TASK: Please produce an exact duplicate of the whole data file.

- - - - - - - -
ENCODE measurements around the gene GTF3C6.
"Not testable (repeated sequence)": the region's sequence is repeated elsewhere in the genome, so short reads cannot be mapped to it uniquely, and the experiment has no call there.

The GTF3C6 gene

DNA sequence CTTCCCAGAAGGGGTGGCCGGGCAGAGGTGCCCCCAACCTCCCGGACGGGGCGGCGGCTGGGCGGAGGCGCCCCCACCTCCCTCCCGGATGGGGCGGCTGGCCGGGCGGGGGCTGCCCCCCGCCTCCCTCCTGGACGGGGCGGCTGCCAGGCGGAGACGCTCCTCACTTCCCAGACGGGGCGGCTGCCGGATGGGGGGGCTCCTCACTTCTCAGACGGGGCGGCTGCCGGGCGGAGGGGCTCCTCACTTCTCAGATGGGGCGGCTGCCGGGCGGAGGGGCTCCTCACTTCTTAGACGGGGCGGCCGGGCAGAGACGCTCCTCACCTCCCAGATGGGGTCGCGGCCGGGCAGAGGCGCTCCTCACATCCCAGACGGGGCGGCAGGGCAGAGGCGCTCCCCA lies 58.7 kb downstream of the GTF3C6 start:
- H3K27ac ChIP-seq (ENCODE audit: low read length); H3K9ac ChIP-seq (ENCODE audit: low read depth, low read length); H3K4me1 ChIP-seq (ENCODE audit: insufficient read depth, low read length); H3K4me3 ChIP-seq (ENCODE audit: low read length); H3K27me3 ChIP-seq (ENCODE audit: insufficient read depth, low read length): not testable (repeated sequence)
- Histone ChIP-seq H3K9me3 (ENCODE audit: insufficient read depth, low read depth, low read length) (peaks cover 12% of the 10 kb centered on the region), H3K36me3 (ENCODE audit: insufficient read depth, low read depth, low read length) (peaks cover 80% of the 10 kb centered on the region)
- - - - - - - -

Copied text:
ENCODE measurements around the gene GTF3C6.
"Not testable (repeated sequence)": the region's sequence is repeated elsewhere in the genome, so short reads cannot be mapped to it uniquely, and the experiment has no call there.

The GTF3C6 gene

DNA sequence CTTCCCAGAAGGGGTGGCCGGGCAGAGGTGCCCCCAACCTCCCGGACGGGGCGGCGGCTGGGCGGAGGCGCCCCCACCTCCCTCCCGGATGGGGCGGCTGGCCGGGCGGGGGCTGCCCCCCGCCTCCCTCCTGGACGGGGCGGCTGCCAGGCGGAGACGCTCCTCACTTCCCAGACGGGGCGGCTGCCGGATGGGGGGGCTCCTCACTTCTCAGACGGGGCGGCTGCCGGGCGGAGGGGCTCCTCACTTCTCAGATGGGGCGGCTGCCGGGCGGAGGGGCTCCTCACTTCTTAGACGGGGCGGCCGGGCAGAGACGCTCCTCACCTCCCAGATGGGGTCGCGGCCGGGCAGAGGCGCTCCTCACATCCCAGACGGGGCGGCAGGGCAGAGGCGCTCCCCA lies 58.7 kb downstream of the GTF3C6 start:
- H3K27ac ChIP-seq (ENCODE audit: low read length); H3K9ac ChIP-seq (ENCODE audit: low read depth, low read length); H3K4me1 ChIP-seq (ENCODE audit: insufficient read depth, low read length); H3K4me3 ChIP-seq (ENCODE audit: low read length); H3K27me3 ChIP-seq (ENCODE audit: insufficient read depth, low read length): not testable (repeated sequence)
- Histone ChIP-seq H3K9me3 (ENCODE audit: insufficient read depth, low read depth, low read length) (peaks cover 12% of the 10 kb centered on the region), H3K36me3 (ENCODE audit: insufficient read depth, low read depth, low read length) (peaks cover 80% of the 10 kb centered on the region)